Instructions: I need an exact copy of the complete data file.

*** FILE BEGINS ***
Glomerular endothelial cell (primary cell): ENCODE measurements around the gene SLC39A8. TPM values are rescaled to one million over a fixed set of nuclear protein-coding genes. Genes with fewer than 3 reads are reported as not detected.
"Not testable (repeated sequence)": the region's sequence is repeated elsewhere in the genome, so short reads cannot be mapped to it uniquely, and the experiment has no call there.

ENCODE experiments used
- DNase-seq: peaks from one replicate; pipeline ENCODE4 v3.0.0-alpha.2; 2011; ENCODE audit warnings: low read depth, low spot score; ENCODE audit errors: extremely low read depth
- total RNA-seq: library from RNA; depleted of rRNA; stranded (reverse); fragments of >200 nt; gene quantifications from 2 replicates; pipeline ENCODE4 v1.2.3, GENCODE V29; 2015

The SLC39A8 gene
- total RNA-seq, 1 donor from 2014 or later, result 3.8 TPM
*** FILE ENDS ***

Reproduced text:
Glomerular endothelial cell (primary cell): ENCODE measurements around the gene SLC39A8. TPM values are rescaled to one million over a fixed set of nuclear protein-coding genes. Genes with fewer than 3 reads are reported as not detected.
"Not testable (repeated sequence)": the region's sequence is repeated elsewhere in the genome, so short reads cannot be mapped to it uniquely, and the experiment has no call there.

ENCODE experiments used
- DNase-seq: peaks from one replicate; pipeline ENCODE4 v3.0.0-alpha.2; 2011; ENCODE audit warnings: low read depth, low spot score; ENCODE audit errors: extremely low read depth
- total RNA-seq: library from RNA; depleted of rRNA; stranded (reverse); fragments of >200 nt; gene quantifications from 2 replicates; pipeline ENCODE4 v1.2.3, GENCODE V29; 2015

The SLC39A8 gene
- total RNA-seq, 1 donor from 2014 or later, result 3.8 TPM